Continuing from Series 1: How to Value a Stock – for Average Individual Investors

Wall Street stock analysts take various elements into consideration when they value a company using Fundamental Analysis. These include:

  • The company’s financial, operational and business variables;
  • Overall economic conditions (such as GDP, Inflation rate, Interest rates etc.); and,
  • State of the industry within which the company operates.

All of this information is used to decide whether a company holds value for investors. In this article we will present the different variables, ratios and elements that you should consider when conducting your own fundamental analysis to value a company.

At the end, we will visit this article: “Is GE Stock a Buy, Sell or Hold – Value Proposition for Investors”, posted by MarketConsensus News. The article uses the same fundamental analysis variables discussed below to value whether General Electric (GE) is a good buy, sell or short for stock investors.


The most important sources available for conducting fundamental analysis include a company's financial statements: the Balance Sheet, Income Statement and Cash Flow statement. By using a series of Ratios and Multiples based on those statements, an investor is able to value a company and assess whether the stock of the company is worth investing in.

Fundamental Analysts interpret the quantitative ratios, and many qualitative measures such as reputation of the company's management, to build an investment thesis about the valuation and growth potential of the company, both in the near term as well as the longer term.      

Some of the highlights of Fundamental Analysis include:

  • Threshold Analysis: Measuring the results against predetermined factors or values. For instance, a Price/Book valuation of less than 1 (usually) indicates a stock that's undervalued
  • Vertical Analysis: Assessing one set of ratios (e.g. Price/Earnings) against others (e.g. Price/ Earnings Growth)
  • Horizontal Analysis: Analyzing the ratios and multiples over more than one year for a given company
  • Peer Analysis: Comparing a company's ratios and multiples against those of its industry peers
  • Benchmark Analysis: Assessing a company's ratios and multiples across an entire industry or another appropriate benchmark  

Here are some of the key metrics used when evaluating the fundamentals of a company.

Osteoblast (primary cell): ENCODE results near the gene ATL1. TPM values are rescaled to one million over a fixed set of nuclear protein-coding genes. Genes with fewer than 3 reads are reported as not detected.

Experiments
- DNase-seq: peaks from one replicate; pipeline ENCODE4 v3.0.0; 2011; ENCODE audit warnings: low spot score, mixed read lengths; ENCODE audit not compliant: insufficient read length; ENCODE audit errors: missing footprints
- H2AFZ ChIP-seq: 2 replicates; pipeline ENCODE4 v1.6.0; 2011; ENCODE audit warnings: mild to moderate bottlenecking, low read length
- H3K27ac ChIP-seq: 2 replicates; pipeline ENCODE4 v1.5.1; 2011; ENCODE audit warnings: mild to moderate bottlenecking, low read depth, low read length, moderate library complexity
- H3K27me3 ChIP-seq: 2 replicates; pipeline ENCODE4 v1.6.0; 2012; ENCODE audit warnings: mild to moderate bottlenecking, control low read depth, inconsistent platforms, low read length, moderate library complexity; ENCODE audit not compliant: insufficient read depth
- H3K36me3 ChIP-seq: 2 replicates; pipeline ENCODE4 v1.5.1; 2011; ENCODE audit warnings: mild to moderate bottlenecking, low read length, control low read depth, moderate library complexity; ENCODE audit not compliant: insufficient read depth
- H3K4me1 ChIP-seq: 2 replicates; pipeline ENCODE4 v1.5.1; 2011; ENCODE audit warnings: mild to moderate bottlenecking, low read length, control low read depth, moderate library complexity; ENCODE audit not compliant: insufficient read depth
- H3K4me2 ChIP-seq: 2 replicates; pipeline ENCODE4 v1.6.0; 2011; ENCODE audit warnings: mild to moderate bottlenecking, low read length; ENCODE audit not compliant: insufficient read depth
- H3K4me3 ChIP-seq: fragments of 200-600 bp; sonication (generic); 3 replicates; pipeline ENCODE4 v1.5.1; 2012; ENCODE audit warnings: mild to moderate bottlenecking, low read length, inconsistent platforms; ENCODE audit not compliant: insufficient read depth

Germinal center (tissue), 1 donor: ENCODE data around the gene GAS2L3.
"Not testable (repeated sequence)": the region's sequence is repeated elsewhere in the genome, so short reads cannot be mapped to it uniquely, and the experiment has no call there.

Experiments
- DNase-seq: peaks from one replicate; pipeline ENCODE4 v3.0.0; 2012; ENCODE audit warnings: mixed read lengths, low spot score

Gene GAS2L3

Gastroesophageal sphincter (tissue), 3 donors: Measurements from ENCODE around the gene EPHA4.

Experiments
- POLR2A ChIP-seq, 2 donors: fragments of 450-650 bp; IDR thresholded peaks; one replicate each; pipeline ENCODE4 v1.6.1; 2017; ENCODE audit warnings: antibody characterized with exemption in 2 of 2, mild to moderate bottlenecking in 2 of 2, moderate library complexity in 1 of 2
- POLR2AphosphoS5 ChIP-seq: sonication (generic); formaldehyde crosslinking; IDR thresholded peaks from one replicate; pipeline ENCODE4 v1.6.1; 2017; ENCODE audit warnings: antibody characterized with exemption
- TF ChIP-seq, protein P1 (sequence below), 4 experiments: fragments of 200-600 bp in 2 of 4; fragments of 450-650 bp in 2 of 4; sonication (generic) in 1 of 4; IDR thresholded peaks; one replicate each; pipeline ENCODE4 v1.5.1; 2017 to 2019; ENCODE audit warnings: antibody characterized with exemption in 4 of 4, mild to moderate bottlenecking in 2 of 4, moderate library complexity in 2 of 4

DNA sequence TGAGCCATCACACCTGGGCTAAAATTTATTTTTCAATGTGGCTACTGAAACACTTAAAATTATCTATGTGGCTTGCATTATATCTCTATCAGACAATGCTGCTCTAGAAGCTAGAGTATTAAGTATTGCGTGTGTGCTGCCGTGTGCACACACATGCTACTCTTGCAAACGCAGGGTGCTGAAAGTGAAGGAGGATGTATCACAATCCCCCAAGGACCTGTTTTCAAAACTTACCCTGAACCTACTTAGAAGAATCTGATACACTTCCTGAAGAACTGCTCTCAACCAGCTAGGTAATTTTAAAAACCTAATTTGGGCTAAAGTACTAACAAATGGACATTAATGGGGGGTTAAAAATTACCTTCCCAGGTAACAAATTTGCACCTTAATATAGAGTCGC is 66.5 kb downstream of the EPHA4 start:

How to calculate

What to look for

Earnings Per Share or EPS: How much of the company's earnings are allocated to each share

Earnings / Shares Outstanding

  • Generally, higher values are preferred

Price/Sales or P/S: How much you are paying for every $ of sale


Stock Price / Sales Per Share

  • Generally, a lower value is preferred

Price/Book or P/B: How much are you paying for a $ of the company's assets

Stock Price / Book Value Per Share

  • Generally, a lower value is preferred


Price/Earnings or P/E: Shows how much investors value the company's earnings

Stock Price/ Earnings Per Share

  • Generally, a lower value is preferred
  • Higher values indicate shareholder willingness to pay more for a dollar of earnings
  • Higher values signal greater future potential growth prospects
  • Carefully study the "E" part for any anomalies or distortions

Price/Earnings Growth or PEG: Ties a company's P/E to its future Earnings Growth

Forward P/E Ratio / 5-Year EPS Growth Rate

  • Generally, a lower value is preferred
  • Carefully study capital requirements for growth, and how realistic the growth rate specified is to achieve

Check out this article that applies the above ratios, metrics and analysis discussed above: Is GE Stock a Buy, Sell or Hold – Value Proposition for Investors

Stock Valuation Series

Series 1: How to Value a Stock – for Average Individual Investors

Series 2: Fundamental Analysis – How to Value a Company

Series 3: 4 Major Valuation Ratios to Value a Stock – For Individual Investors

(By: Monty R. – MarketConsensus News Contributor)